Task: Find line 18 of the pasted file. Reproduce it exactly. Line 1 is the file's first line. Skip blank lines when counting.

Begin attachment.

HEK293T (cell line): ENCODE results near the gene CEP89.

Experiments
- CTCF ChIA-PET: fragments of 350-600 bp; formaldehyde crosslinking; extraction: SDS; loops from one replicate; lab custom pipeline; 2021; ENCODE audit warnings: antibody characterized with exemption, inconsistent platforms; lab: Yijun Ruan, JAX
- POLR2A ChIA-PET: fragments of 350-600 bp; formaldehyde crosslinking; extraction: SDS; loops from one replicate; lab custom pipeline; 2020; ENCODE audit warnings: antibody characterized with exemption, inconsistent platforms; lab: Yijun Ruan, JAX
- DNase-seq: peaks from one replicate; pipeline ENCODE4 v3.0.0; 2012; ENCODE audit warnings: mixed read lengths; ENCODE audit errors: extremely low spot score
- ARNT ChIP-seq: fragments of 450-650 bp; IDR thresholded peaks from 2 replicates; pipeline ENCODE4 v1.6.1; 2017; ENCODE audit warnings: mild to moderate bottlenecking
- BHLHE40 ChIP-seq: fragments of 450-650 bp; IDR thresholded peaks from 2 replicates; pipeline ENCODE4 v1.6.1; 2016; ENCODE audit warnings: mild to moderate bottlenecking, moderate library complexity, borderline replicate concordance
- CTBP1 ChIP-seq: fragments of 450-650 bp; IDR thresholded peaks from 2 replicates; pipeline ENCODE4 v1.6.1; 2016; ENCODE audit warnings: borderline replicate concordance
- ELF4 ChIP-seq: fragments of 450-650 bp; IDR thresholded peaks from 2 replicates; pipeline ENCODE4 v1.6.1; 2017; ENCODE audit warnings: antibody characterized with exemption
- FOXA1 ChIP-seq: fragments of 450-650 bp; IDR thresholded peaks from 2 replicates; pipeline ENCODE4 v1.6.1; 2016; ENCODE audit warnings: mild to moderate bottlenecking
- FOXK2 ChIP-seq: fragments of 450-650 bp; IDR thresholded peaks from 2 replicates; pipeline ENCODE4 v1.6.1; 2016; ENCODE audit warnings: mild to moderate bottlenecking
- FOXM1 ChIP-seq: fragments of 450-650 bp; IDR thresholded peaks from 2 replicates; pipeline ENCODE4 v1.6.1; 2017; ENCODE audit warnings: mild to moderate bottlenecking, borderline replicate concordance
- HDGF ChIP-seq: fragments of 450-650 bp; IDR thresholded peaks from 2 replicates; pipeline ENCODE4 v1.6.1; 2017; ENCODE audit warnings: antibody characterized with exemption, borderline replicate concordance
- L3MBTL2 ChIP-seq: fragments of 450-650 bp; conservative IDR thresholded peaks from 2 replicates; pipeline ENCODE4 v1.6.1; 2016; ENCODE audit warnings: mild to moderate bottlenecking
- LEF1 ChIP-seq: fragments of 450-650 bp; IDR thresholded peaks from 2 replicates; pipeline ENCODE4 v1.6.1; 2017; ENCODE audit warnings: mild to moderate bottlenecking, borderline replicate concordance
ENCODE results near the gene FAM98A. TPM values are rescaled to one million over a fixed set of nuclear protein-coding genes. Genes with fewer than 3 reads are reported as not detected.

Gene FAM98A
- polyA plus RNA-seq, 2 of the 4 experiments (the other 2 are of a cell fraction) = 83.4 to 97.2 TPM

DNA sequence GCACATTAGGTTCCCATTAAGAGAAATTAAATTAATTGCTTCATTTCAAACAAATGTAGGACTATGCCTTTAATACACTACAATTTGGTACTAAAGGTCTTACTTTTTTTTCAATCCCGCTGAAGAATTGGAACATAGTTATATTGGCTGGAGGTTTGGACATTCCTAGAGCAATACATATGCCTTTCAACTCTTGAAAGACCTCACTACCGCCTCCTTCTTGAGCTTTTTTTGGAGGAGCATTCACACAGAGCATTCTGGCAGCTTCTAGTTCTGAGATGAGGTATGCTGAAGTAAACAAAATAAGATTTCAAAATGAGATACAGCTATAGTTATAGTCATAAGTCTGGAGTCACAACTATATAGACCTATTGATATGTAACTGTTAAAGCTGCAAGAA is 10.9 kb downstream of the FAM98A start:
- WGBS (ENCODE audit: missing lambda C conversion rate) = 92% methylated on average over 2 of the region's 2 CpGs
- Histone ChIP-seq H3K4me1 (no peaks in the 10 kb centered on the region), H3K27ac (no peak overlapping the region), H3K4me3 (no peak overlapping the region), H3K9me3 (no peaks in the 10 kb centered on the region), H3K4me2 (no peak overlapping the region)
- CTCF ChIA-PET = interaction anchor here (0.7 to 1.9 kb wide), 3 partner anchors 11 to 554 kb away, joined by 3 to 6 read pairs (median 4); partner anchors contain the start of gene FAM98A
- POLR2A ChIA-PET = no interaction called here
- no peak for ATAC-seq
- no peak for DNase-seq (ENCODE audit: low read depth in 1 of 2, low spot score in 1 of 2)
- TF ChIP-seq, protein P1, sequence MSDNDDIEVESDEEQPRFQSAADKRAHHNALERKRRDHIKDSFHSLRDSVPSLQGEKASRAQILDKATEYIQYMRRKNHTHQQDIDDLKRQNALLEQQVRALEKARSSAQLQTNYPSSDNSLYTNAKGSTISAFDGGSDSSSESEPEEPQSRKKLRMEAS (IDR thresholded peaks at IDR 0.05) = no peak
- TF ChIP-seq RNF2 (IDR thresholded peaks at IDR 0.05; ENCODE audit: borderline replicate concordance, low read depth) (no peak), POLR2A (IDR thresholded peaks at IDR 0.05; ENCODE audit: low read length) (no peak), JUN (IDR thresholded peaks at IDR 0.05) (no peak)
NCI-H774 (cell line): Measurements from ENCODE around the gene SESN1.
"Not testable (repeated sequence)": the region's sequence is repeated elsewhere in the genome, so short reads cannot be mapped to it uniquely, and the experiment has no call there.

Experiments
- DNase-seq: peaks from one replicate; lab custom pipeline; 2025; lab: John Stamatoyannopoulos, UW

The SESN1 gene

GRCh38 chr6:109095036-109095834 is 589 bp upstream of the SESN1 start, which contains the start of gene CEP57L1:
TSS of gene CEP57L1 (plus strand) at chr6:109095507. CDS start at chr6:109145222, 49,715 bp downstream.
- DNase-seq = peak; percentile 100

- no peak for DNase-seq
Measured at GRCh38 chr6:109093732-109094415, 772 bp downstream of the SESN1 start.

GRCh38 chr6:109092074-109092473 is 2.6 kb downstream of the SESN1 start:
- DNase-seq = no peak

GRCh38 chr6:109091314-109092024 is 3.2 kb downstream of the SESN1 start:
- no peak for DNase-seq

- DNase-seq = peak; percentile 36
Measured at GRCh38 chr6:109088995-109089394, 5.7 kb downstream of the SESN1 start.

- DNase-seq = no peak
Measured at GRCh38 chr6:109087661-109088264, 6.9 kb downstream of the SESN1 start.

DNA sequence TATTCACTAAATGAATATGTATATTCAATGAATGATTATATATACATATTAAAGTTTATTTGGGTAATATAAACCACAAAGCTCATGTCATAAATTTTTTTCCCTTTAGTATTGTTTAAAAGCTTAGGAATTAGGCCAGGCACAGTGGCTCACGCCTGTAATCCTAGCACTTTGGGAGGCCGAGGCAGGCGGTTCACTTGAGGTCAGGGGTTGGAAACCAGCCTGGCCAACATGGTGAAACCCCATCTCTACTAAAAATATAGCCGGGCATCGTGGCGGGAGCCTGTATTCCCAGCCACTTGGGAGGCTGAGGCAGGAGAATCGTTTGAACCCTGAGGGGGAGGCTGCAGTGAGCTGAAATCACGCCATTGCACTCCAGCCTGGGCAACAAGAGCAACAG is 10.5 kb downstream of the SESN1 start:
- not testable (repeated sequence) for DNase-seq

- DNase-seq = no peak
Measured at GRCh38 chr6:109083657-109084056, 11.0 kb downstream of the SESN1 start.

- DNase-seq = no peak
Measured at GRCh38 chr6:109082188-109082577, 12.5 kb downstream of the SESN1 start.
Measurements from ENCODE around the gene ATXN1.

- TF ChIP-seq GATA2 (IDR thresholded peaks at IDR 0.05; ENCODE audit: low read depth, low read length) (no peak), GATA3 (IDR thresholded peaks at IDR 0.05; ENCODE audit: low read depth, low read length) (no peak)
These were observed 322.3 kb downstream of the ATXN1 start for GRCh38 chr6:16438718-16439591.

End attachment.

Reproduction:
- polyA plus RNA-seq, 2 of the 4 experiments (the other 2 are of a cell fraction) = 83.4 to 97.2 TPM